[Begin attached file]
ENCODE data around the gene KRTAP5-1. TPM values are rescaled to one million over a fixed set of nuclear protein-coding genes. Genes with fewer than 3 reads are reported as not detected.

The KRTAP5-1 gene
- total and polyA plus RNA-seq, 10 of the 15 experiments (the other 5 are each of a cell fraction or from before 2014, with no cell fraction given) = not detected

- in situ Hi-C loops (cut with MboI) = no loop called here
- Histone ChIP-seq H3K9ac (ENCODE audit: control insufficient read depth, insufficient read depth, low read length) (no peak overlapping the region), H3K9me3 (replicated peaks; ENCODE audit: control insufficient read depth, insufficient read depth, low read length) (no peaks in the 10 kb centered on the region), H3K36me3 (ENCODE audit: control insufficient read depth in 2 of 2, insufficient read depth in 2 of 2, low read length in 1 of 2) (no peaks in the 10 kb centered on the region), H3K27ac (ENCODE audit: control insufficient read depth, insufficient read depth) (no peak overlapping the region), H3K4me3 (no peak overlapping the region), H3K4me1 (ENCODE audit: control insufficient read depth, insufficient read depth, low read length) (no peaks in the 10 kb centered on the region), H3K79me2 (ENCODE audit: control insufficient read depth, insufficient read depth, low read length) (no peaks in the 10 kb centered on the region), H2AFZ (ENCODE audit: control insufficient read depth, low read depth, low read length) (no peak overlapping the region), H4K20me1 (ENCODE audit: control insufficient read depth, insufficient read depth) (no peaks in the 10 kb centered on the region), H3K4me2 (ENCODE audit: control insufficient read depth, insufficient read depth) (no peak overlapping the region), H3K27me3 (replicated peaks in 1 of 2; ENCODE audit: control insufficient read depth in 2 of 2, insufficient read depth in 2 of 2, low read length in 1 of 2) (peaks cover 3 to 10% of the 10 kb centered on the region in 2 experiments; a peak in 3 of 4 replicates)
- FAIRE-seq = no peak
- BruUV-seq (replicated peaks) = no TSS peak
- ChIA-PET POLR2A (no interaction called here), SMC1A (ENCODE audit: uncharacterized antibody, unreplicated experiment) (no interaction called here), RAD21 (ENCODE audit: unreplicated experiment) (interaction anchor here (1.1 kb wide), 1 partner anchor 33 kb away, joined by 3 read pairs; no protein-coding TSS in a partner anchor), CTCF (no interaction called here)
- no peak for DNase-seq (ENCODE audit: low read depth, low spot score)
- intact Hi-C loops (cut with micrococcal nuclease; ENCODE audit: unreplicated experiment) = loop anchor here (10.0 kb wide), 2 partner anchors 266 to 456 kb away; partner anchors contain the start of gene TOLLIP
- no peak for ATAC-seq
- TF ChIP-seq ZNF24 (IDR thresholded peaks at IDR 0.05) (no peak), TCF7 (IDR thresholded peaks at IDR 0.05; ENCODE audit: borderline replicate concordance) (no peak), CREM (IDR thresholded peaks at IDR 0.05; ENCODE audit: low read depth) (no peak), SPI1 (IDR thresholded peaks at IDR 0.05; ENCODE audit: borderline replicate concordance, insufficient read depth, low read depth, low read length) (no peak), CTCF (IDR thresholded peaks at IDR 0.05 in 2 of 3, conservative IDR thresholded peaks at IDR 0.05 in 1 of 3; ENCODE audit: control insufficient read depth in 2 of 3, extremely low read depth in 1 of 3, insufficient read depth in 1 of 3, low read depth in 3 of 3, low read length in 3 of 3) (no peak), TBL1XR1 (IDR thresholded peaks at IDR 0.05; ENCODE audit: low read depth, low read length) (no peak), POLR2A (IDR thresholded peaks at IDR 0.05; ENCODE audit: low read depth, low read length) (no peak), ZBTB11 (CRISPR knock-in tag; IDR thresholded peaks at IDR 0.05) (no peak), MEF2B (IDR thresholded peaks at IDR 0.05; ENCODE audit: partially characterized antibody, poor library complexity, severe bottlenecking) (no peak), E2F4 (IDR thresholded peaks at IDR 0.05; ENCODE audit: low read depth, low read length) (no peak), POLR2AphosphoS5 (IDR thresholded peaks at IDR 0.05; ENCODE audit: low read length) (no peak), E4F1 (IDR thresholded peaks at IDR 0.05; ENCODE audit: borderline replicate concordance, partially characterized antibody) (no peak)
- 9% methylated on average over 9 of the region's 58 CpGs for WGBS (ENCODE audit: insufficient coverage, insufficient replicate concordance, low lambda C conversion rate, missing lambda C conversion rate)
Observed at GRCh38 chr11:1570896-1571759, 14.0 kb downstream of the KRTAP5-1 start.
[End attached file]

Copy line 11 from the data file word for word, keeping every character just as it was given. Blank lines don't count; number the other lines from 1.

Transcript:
- no peak for ATAC-seq